What’s Left of Us Is Shaken

We know the drill: Plywood cut to sills
to cover glass, bolted, battened down

to face the worst winds of a decade,
supercells spun inland from the sea.

Each hurricane worse than the last—
all housing temporary, piles

of hurled debris, browned brush,
decapitated palms a permanent part of the landscape

planted by an association of deniers
whose heads may be buried

in the eroding dunes. What’s left of them,
of us, is shaken, wonders if rebuilding was a mistake.

A few in the complex were blown out,
though most losses were superficial:

pool fencing bent or broken,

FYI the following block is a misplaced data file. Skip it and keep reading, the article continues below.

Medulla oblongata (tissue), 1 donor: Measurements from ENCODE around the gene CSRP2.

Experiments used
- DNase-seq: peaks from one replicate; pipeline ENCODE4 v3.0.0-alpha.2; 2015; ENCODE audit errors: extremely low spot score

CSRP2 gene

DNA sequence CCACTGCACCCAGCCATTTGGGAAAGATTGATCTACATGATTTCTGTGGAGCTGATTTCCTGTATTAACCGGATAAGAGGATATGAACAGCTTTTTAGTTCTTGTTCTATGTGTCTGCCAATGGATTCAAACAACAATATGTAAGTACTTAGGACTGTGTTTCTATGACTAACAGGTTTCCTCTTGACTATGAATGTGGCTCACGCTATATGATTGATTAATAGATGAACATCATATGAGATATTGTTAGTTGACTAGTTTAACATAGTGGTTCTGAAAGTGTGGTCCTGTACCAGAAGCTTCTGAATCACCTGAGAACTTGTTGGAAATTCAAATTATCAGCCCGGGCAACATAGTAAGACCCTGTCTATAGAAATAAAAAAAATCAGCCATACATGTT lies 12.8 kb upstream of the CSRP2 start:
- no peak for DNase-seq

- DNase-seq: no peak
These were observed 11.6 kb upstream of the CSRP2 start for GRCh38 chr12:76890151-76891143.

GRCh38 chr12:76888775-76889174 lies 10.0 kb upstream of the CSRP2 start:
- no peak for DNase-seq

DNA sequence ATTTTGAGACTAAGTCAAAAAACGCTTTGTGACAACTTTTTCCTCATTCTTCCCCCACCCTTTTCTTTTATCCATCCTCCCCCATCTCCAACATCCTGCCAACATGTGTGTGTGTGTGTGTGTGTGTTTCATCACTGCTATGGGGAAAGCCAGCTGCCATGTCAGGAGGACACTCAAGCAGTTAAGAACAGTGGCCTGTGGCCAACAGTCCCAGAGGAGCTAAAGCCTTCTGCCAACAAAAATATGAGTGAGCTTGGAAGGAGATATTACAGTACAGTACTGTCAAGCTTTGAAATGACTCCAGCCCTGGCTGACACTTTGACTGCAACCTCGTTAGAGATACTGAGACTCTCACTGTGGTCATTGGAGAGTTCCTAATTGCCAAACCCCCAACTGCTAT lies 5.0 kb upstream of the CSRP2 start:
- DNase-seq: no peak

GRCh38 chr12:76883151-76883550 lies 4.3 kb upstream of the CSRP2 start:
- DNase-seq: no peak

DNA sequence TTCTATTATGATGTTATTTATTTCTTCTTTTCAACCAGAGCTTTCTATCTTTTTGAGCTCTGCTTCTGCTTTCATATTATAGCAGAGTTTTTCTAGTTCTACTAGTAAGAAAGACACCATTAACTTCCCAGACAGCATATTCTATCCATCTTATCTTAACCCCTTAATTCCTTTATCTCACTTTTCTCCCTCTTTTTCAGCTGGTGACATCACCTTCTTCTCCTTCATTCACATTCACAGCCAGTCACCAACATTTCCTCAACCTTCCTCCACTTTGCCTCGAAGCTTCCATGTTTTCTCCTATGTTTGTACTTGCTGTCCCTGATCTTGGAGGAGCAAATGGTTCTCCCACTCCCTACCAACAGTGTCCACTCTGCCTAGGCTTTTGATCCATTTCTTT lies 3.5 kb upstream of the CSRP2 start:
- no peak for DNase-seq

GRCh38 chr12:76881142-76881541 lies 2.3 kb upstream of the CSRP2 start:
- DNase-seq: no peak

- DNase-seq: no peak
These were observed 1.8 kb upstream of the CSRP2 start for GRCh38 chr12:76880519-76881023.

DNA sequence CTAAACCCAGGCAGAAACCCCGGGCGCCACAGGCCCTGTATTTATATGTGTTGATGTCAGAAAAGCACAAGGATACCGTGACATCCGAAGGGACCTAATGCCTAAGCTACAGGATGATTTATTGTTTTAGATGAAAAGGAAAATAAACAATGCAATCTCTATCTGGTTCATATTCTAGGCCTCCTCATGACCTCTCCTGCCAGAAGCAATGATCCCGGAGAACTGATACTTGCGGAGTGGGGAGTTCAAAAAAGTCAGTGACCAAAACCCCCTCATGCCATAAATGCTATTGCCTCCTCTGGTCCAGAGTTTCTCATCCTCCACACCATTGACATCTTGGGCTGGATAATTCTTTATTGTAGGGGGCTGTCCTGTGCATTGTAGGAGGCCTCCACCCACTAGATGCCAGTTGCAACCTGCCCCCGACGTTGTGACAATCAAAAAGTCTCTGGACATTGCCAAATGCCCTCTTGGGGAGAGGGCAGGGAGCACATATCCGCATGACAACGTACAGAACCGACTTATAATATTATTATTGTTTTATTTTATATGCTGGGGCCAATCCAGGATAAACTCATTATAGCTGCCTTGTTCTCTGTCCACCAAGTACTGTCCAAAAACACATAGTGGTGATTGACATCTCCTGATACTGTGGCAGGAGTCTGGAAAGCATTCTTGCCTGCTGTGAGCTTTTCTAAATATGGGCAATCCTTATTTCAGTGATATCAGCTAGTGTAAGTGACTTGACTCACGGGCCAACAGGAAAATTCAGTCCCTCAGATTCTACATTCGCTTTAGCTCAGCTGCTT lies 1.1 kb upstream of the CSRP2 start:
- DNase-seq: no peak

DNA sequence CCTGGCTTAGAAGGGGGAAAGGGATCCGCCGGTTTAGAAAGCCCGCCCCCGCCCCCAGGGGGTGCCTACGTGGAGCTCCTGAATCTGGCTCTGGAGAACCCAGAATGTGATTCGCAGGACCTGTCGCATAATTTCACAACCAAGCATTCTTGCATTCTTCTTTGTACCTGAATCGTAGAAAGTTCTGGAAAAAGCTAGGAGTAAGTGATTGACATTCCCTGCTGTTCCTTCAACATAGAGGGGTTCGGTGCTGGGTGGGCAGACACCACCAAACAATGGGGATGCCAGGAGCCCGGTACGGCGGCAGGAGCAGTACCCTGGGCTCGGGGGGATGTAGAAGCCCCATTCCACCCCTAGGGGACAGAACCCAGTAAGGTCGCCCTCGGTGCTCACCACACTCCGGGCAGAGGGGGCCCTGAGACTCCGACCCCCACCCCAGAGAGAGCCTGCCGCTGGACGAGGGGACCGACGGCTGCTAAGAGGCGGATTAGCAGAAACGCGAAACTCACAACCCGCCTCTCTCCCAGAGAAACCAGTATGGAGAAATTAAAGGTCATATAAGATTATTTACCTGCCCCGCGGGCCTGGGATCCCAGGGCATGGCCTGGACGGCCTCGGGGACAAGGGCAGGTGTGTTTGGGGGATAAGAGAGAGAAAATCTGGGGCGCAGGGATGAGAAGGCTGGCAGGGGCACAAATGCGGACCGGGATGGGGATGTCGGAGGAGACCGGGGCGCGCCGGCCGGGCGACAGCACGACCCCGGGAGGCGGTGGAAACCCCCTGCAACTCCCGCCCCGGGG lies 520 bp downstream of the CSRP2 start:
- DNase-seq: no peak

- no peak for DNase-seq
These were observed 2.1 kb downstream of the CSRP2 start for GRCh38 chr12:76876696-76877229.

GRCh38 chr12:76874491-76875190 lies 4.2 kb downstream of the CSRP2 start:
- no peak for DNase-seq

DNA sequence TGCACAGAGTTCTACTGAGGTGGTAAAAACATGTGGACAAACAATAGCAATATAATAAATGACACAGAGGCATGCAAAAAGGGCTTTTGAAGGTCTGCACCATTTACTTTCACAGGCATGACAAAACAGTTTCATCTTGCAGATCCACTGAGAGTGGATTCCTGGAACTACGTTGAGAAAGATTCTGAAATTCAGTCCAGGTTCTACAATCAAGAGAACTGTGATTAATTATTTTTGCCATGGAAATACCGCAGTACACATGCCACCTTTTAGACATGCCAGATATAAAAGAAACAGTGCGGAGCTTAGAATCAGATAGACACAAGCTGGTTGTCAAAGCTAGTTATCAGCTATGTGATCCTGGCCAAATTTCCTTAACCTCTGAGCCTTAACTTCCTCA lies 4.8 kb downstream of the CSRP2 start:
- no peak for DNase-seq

mild water intrusion through soffit vents,

a few slate roof tiles askew.
We’ll come back, our guard said,

could have been worse, we lived to tell the story—
and handed us our keys.

Some of those blacked-out for days
made do with candlelight. Others discovered

how much brighter the stars appeared
in the darker nights.

Sarah Carey is a graduate of the Florida State University creative writing program. Her work has appeared in numerous literary journals, including Superstition Review, Valparaiso Review, Barrow Street, Potomac Review, Glass Poetry Journal, Carolina Quarterly, and elsewhere. She was the recipient of an International Merit Award in the Atlanta Review's 2018 International Poetry Prize competition and a finalist in Sequestrum Literary Journal's 2018 New Writer Award competition. Sarah is the author of two chapbooks, including Accommodations, winner of the 2018 Concrete Wolf Chapbook Award, and The Heart Contracts (Finishing Line Press, 2016). She lives in Gainesville, Florida, with her husband and her precocious black Lab, Finn.